Galactic dynamics

Image: Composite image of M81. Courtesy NASA/JPL-Caltech.

Our research

Galaxies like our own dominate star formation in the current Universe, so understanding how our Galaxy works and evolved to its present state is key if we are to understand the Universe as a whole. Massive surveys of our Galaxy are currently underway and (chemo-)dynamical models of the Galaxy will be central to extracting the promised science from these surveys. We are using novel techniques to build such models and to fit them to the survey data. These methods can be applied to other nearby, well studied galaxies, so we also work on other galaxies in the Local Group and there is overlap with the work carried out by the Galaxies research group, which works on more distant galaxies.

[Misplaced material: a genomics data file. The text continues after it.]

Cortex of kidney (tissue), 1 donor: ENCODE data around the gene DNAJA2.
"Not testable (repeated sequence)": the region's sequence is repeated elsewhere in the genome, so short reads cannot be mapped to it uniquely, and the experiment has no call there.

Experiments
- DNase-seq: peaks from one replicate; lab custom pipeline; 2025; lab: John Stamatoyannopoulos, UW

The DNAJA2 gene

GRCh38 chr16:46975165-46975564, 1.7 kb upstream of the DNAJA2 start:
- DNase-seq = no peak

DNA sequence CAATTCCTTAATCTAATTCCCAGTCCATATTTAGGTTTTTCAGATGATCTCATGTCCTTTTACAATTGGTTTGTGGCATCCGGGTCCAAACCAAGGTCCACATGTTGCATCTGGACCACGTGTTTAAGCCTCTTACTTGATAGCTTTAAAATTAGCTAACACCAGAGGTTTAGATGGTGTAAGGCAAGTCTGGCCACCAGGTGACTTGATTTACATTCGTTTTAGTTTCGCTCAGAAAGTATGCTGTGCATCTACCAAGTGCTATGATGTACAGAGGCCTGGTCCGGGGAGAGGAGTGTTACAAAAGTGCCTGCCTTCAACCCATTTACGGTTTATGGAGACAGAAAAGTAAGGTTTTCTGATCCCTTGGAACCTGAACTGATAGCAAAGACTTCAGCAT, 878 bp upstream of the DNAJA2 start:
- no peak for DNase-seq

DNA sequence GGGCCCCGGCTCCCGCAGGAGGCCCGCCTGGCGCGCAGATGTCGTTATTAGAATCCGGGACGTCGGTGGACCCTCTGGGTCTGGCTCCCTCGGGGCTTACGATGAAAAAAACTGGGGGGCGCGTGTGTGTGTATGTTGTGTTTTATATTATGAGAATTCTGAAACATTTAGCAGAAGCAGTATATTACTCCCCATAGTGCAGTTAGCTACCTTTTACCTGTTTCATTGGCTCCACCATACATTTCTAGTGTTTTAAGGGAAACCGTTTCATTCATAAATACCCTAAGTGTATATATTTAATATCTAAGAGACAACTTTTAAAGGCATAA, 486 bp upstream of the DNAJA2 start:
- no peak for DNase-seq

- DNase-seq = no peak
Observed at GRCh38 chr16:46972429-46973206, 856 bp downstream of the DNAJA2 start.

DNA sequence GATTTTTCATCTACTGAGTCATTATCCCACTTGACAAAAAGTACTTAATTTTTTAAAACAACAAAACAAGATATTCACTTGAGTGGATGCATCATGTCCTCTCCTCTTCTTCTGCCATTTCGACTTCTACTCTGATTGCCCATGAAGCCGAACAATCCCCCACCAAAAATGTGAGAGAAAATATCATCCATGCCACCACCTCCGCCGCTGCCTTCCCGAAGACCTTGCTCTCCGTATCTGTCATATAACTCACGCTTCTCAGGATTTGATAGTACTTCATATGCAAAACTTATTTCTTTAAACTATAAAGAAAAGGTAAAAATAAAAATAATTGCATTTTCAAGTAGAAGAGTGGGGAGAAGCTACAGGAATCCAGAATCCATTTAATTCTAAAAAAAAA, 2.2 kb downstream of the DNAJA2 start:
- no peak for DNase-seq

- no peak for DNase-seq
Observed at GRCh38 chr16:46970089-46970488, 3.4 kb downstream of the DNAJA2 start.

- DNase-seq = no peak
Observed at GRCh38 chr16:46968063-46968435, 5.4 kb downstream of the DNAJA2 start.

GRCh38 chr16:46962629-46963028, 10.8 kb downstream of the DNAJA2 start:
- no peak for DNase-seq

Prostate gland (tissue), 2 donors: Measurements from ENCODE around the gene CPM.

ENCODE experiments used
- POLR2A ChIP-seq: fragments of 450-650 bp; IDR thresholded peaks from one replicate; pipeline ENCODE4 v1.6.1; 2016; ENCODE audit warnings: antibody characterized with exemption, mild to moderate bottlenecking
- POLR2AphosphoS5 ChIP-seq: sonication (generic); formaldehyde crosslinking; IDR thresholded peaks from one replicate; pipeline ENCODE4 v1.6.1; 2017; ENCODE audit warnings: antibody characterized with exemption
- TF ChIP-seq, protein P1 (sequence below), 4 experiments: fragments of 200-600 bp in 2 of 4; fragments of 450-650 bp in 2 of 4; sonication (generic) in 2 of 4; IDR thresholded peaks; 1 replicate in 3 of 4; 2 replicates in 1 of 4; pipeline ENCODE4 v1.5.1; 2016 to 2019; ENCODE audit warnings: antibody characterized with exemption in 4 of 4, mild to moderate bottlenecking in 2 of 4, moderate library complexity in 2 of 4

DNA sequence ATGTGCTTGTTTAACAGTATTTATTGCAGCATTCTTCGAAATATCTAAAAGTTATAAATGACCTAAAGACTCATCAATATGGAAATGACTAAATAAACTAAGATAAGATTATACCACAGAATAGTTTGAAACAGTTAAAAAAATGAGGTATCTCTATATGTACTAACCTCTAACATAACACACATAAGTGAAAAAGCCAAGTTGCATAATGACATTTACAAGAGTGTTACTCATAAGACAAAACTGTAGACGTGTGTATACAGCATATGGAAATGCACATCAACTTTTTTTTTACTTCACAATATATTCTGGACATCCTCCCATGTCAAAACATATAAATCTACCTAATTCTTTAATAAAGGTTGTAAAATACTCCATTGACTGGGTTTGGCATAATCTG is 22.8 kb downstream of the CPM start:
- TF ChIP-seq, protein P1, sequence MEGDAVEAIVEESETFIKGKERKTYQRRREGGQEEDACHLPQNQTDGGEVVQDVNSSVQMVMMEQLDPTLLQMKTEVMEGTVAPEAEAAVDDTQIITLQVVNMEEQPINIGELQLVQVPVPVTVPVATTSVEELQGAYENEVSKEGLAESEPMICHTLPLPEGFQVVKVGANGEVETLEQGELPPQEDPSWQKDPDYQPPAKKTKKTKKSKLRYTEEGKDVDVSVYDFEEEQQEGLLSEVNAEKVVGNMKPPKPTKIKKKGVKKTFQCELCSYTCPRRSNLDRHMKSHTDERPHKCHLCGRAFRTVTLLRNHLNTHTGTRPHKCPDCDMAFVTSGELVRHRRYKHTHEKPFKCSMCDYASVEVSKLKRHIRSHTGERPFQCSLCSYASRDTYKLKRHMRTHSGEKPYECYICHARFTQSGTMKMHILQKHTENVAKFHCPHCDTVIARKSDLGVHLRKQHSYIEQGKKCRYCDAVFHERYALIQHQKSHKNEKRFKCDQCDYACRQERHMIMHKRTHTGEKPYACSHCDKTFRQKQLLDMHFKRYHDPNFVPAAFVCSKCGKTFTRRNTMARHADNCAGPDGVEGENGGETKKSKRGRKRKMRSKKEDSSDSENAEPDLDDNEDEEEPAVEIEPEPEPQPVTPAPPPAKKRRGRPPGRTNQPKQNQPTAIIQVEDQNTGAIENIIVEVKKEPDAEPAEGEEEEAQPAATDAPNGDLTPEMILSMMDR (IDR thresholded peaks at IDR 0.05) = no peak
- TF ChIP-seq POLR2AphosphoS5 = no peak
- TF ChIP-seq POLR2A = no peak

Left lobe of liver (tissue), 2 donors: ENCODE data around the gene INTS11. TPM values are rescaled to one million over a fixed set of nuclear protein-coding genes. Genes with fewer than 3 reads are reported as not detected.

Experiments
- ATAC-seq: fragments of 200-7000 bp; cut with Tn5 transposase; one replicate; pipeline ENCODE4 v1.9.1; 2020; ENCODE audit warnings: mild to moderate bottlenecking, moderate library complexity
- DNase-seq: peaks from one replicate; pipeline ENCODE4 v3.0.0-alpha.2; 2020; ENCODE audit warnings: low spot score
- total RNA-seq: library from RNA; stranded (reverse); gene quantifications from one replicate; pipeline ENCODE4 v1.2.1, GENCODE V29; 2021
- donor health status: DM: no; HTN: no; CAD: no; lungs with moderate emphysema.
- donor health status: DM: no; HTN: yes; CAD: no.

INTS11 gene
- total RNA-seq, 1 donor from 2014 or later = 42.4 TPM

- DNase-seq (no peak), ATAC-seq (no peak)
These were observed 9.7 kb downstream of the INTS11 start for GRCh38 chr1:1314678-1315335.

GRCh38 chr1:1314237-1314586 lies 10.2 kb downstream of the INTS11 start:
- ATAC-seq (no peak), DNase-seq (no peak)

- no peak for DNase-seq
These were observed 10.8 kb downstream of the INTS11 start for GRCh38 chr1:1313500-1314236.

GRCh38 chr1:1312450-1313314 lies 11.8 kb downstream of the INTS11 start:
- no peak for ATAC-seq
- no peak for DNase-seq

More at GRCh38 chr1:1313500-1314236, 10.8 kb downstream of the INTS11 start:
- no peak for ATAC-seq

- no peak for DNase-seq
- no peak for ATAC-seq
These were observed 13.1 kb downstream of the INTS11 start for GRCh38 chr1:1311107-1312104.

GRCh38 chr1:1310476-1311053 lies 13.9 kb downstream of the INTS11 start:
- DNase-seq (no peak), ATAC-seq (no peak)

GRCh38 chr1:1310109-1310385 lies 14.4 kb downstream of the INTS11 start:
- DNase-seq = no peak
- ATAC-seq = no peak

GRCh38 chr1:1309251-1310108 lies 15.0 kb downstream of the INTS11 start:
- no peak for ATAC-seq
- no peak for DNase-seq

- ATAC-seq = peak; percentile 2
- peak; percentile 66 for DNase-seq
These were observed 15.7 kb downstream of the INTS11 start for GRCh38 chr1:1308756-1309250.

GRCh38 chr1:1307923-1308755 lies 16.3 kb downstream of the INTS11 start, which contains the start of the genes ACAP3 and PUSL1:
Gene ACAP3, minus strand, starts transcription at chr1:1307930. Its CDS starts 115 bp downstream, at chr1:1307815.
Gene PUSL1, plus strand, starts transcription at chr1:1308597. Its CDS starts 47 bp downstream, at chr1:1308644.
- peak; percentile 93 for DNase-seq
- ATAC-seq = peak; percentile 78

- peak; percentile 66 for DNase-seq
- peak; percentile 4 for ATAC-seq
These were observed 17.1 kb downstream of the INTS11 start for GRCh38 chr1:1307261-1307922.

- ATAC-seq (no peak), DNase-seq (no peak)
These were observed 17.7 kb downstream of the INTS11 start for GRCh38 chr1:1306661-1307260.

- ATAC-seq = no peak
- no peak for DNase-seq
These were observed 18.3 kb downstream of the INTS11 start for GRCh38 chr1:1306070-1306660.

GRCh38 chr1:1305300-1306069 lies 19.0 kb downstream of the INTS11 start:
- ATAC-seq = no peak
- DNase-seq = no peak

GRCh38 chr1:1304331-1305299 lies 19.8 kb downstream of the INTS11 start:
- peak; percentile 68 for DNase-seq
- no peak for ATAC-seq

Dynamical models are the key to mapping the matter content of galaxies. Consequently, we use these models to measure the masses of black holes in galaxy centres, and we plan to map the mysterious dark matter that envelopes galaxies.

The kinematics and chemistry of stars are strongly correlated, and we expect to be able to uncover the Galaxy's history of star formation by simultaneously modelling the diffusion of stars through phase space and the evolution of the chemical content of the interstellar medium. The latter reflects the balance between heavy-element enrichment by evolved stars, and exchange of gas with the metal-poor intergalactic medium, which still contains most of the ordinary matter in the Universe.